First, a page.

The COVID-19 pandemic has forced Australia and New Zealand to abandon almost all Anzac Day services Saturday. Lockdowns and social distancing regulations have forced many to mark the occasion, a day of remembrance of Australians and New Zealanders who have died in combat, with simple services at home.
“This year we may not stand shoulder-to-shoulder but let us stand together in that spirit at dawn,” said a video by a veterans’ group to mark the occasion.
Under lockdown, many Australians and New Zealanders stood outside their homes to remember the Anzacs, and other servicemen and women.
Marches and parades that would usually attract large crowds were canceled because of the COVID-19 outbreak.
A national service in Canberra was attended by a handful of political leaders and military veterans.
Returned Service Nurse, Wing Commander Sharon Bown, spoke of her great-uncle, who landed at Gallipoli 105 years ago.
“In this time of crisis, let us realize the innate capacity within each of us to do the same. To unite and protect the more vulnerable among us. To realize that the qualities for which we honor the Anzacs live on in each of us; endurance, courage, ingenuity, good humor, mateship and devotion to duty, to each other, to Australia — lest we forget,” Bown said.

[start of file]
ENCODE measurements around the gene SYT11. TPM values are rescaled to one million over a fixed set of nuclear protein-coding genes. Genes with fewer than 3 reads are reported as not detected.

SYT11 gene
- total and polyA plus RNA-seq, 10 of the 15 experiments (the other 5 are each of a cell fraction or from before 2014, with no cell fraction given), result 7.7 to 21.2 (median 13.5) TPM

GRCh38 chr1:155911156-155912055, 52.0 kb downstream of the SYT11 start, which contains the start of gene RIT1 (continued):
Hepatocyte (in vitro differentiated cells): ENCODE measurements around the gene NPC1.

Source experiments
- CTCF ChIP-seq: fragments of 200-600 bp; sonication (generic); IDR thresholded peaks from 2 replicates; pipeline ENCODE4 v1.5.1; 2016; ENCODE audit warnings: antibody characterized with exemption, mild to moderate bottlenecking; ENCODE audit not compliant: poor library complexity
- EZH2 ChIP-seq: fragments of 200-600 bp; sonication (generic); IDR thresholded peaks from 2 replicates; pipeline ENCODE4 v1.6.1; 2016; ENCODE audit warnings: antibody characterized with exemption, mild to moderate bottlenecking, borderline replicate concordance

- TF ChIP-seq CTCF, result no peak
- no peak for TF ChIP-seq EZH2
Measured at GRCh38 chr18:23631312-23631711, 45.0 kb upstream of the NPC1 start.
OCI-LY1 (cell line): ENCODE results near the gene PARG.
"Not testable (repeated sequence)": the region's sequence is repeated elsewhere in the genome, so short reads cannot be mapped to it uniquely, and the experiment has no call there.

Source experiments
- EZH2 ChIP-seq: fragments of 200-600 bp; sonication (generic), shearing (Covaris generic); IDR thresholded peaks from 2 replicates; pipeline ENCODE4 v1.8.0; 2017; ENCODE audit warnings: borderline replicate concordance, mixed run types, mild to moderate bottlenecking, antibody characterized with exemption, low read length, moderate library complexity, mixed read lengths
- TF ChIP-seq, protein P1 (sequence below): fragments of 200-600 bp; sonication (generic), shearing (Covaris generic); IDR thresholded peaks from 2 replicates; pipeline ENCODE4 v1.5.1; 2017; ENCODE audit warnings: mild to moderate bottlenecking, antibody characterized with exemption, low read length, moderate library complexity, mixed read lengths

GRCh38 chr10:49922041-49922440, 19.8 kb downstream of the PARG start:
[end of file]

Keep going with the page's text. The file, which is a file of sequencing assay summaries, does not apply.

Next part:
In New Zealand, Prime Minister Jacinda Ardern spoke of her hopes for the future.
“We honor the Anzac commitment and we reflect on our enduring hopes for peace and a world that does not ask for the sacrifice of war, but instead asks for a commitment to empathy, kindness and to our shared humanity. May we remember that as we stand together this Anzac Day,” Ardern said.
Anzac Day commemorates the disastrous landing by the Australia and New Zealand Army Corps at Gallipoli in Turkey on April 25, 1915. To many, the courage of those troops under devastating enemy fire helped to forge the identities of both former British colonies.